Amazon halts plan to stop accepting Visa credit cards in UK just two days before deadline

Amazon has announced that it will not stop accepting Visa credit cards for UK payments later this week as had been planned as the two companies seek to resolve a dispute.

In an email to customers, the online retailer said it was “working closely with Visa on a potential solution”.

The move had been due to take effect on 19 January with Amazon blaming “high fees Visa charges for processing credit card transactions” when it was announced last November.

Image: Amazon was said to have been particularly angry at a rise in so-called interchange fees

Amazon’s latest message to customers did not say that the dispute had been resolved for good.

But it said: “Should we make any changes related to Visa credit cards, we will give you advance notice.”


Visa also released a brief statement, saying: “Amazon customers can continue to use Visa cards on after 19 January while we work closely together to reach an agreement.”

It had said at the time the online giant announced the ban that it was “very disappointed that Amazon was threatening to restrict consumer choice in the future”.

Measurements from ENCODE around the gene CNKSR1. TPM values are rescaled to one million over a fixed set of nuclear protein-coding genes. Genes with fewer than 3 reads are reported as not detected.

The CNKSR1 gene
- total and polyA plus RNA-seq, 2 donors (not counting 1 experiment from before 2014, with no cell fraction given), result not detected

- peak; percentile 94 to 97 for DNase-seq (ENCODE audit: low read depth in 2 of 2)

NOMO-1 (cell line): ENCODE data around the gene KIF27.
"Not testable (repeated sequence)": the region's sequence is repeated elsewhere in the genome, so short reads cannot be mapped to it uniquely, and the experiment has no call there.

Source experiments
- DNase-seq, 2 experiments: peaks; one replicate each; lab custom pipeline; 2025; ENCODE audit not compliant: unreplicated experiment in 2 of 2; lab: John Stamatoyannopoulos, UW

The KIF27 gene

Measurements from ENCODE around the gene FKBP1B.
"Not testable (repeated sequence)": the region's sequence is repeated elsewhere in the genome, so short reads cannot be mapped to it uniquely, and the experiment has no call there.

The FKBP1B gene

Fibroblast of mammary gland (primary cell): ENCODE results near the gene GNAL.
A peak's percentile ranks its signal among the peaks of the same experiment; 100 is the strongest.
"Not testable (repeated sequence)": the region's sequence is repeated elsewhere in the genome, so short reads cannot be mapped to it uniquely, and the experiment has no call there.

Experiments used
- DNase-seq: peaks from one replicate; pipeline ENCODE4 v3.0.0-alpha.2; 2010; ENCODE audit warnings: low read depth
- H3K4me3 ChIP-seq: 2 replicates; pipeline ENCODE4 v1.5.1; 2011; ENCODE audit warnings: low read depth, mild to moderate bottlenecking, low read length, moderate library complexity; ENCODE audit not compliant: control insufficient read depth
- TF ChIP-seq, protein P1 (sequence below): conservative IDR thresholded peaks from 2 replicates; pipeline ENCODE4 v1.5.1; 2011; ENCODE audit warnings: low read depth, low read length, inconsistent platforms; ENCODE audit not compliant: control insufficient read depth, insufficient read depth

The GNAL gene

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The online retailer was said to have been particularly angry at a rise in so-called interchange fees – additional cross-border costs – which it believes have risen five-fold since Brexit.

Such fees, payable by Amazon itself or merchants on its platform, would squeeze margins – or raise prices if passed on to customers.

Losing the right to be used for payments on the retail platform in the UK would have been a major blow for Visa.

Research by consultants Mintel published last year showed 89% of British consumers shopped on Amazon.

Susannah Streeter, senior investment and markets analyst at Hargreaves Lansdown said of the dispute: “The two sides have not completely backed down but last ditch talks over the weekend appear to have been productive and certainly Amazon is coming across as a lot more conciliatory in tone.

“Higher fees being charged by Visa remain a bugbear, and it’s likely that a long term solution will involve some movement here, but it’s not in either companies’ interest for a war of attrition to re-start, with the prospect of significant losses in UK business for either side.

“This is a niggling headache Visa will want to see lifted as it grapples with competition from start-ups and more established rivals.”